There are further opportunities to gain insights into usage patterns by integrating the ECB Platform with the DAM API and/or its metadata/asset reporting features. Having accurate data about upstream content usage and being able to correlate this with wherever it has been distributed downstream offers marketers an ideal opportunity to gain greater visibility of their upstream digital asset supply chain and the ROI of their investments into third party content.
To offer an example of how this might be applied: data from digital marketing campaign response tracking tools can be correlated with upstream content usage records to allow marketing managers to more precisely pinpoint what types of content convert more effectively than others.
Achieving this without an ECB Platform is feasible but presents numerous costly and complex implementation challenges. Such projects have to compete for funds and resources with a range of other digital asset supply chain management requirements that may be under consideration by the business.
Using an ECB Platform with a DAM could be one of the few legitimate areas where DAMs genuinely offer top-line revenue enhancement benefits rather than productivity savings alone (which is what characterises the majority of current DAM use-cases).
Potential Issues with ECB Platforms
The main issue that prospective ECB Platform users are likely to encounter is the necessity to re-structure their business processes when it comes to licensing third party content. If you make use of a lot of media provided by a upstream content provider (especially if they retain ownership of the Intellectual Property) it is likely that existing agreements will need to be renegotiated.
A period of adjustment and (in all likelihood) a targeted Change Management programme will be necessary both for internal users and potentially any agencies or other third parties you might work with to deliver content to your DAM. ECB Platforms require a greater degree of rigour and regulation between upstream content providers and end-users. The transition to this model needs to be managed with care and skill. It could be argued that this is true of any supply chain management initiative, however and in order to reap the specific benefits of ECB Platforms, some alterations to whatever methods the business uses currently will always be needed.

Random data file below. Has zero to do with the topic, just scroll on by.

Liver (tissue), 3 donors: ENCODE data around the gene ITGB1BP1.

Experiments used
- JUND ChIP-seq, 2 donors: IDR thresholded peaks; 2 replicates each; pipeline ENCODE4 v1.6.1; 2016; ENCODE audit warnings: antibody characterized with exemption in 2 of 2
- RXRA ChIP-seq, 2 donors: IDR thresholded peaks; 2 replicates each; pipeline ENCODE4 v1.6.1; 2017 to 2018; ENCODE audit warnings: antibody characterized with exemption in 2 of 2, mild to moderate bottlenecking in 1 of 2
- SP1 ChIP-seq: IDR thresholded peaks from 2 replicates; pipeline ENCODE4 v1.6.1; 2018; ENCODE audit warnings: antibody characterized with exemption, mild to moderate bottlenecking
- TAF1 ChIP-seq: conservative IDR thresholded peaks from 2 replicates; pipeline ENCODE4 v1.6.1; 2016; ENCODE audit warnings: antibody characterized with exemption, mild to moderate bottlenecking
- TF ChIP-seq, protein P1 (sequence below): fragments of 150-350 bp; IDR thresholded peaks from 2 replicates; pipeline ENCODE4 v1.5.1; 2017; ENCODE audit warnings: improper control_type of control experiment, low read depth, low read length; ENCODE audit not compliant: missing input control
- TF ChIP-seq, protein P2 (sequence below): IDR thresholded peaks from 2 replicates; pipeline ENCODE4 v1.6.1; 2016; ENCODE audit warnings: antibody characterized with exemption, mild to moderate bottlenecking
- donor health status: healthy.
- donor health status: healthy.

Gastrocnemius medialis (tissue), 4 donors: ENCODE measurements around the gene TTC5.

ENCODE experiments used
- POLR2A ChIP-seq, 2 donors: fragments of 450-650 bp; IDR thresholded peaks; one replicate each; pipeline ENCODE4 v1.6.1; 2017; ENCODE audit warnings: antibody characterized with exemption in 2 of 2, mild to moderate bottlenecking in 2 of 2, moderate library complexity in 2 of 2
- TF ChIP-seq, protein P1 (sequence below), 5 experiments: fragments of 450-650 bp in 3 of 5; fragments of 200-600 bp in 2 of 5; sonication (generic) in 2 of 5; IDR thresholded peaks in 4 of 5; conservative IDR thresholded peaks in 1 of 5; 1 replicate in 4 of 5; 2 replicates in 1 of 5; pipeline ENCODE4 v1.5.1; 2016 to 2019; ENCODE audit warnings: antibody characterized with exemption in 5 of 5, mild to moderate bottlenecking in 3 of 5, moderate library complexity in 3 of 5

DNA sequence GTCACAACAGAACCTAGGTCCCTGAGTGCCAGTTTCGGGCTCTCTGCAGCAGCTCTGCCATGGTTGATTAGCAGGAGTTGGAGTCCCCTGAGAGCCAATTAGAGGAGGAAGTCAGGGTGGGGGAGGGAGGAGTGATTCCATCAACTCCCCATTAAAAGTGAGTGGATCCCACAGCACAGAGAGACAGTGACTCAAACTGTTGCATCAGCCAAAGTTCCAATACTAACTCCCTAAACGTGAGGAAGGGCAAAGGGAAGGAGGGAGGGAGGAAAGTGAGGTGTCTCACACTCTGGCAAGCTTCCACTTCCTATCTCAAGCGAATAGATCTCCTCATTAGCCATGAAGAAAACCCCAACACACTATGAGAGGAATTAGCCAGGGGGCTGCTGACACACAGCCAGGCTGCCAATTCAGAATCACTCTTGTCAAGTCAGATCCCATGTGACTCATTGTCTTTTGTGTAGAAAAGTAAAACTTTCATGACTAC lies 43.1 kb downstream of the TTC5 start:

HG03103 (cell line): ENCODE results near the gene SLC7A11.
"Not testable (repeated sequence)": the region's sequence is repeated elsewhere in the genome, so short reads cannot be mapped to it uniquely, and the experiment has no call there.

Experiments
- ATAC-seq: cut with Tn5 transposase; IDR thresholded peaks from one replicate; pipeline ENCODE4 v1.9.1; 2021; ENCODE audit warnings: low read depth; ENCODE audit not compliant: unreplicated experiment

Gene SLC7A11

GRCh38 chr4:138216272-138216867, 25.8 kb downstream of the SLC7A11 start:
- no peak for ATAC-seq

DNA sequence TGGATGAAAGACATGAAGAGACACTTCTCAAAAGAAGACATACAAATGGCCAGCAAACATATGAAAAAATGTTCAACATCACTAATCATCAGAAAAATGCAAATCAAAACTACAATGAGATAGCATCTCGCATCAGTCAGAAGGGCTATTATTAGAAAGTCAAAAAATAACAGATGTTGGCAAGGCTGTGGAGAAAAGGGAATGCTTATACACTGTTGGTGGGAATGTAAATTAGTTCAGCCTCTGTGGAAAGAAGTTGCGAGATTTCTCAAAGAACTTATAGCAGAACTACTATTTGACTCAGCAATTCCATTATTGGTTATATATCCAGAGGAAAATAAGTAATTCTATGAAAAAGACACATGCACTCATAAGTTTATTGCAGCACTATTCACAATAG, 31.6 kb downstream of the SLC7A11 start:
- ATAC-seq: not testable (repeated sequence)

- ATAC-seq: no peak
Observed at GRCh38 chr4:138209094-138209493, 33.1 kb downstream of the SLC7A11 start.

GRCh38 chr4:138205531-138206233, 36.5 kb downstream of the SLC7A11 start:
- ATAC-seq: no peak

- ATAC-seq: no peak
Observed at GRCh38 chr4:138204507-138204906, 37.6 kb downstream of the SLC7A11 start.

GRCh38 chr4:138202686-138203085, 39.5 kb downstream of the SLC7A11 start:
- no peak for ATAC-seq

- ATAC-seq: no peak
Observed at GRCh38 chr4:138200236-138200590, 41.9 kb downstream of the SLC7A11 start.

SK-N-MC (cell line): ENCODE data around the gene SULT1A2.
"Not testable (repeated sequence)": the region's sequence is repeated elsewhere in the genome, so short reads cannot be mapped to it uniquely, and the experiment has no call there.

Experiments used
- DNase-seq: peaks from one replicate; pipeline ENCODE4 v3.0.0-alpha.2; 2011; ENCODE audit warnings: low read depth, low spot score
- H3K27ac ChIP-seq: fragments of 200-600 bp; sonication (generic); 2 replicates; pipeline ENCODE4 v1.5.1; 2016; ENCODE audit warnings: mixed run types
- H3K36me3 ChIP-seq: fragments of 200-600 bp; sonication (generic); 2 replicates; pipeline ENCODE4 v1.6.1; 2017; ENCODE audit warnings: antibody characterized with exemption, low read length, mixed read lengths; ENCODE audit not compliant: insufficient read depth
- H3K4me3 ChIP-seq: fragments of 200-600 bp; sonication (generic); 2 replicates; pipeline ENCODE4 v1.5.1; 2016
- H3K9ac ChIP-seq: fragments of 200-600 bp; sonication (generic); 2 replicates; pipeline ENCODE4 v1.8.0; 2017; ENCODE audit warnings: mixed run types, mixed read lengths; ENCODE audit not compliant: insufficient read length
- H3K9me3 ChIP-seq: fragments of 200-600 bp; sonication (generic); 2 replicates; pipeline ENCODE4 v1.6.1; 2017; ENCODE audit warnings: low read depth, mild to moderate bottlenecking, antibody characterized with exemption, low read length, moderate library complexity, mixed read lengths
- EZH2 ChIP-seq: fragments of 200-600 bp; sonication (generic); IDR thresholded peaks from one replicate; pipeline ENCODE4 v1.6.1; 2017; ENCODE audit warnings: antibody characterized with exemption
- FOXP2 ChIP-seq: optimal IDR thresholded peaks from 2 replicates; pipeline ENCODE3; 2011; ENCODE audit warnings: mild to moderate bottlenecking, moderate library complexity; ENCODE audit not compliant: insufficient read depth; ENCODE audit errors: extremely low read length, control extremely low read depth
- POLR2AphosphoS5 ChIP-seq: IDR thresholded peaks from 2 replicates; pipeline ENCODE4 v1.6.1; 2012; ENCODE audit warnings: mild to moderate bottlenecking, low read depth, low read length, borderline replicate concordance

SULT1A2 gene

Another potential issue is what support is provided for both downstream DAMs and upstream content providers. If the ECB Platform does not support your DAM, then it obviously cannot be used with it. Similarly, if the content providers who supply the majority if your stock digital assets are not covered then an ECB Platform is of far more limited use. In this case, you will still need to use manual or home-brewed methods of integrating with them. This scenario could present some issues when Digital Asset Managers are required to explain why they can provide in-depth usage tracking for one set of third party digital assets, but not another.
For an ECB Platform to provide sufficient value, the majority of third party providers you use now should be supported. Theoretically, the benefits available as a result of more efficient digital asset supply chains might offset the lack of support for one provider you use now, but this needs to be considered prior to deployment. It should be noted that where the provider of an ECB Platform has plans to expand the capabilities of their solution to allow a more open-ended approach to adding upstream content provider, these sort of issues can be minimised and eventually avoided entirely.
In spite of the issues and limitations described in the preceding section, ECB Platforms represent the missing link when it comes to integrating content sources with DAMs to enable a seamless end-to-end digital asset supply chain. This is a concept which meets one of the key challenges numerous DAM users are currently facing, and I would expect to see this kind of technology becoming more pervasive over the next few years.